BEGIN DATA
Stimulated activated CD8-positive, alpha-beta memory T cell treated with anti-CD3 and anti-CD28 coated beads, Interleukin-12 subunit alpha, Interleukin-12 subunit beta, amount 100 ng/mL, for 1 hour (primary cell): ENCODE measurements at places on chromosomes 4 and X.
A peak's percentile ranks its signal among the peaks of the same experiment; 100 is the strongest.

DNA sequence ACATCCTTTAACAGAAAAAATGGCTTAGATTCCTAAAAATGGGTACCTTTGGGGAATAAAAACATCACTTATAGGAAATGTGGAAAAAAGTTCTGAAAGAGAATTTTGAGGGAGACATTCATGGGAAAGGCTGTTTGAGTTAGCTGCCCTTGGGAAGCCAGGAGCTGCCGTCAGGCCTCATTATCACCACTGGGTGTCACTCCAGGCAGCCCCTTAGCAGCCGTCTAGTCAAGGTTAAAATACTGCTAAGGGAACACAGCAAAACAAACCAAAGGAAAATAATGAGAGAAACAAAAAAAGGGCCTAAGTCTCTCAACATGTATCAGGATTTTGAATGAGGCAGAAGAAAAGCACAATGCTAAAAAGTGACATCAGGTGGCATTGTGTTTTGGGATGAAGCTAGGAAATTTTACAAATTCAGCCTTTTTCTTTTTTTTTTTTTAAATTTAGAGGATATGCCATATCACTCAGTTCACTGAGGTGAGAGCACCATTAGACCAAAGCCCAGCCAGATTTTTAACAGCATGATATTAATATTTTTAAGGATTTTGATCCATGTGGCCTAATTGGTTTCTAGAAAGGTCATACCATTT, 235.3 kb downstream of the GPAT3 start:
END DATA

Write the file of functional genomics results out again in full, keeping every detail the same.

Stimulated activated CD8-positive, alpha-beta memory T cell treated with anti-CD3 and anti-CD28 coated beads, Interleukin-12 subunit alpha, Interleukin-12 subunit beta, amount 100 ng/mL, for 1 hour (primary cell): ENCODE measurements at places on chromosomes 4 and X.
A peak's percentile ranks its signal among the peaks of the same experiment; 100 is the strongest.

DNA sequence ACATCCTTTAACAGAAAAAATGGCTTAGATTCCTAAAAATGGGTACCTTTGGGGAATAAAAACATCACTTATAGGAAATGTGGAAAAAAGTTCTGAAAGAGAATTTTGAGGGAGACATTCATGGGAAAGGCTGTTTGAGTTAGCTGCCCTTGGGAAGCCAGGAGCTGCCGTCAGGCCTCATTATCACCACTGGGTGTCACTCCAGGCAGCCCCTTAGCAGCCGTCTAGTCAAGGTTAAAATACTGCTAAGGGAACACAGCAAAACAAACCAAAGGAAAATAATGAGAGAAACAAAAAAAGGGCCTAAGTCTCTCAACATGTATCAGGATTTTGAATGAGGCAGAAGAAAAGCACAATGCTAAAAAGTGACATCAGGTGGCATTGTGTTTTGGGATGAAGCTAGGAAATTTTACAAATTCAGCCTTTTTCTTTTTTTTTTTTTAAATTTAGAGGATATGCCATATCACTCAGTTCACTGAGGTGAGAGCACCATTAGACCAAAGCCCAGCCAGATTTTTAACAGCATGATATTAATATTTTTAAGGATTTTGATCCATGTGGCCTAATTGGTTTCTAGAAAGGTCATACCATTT, 235.3 kb downstream of the GPAT3 start: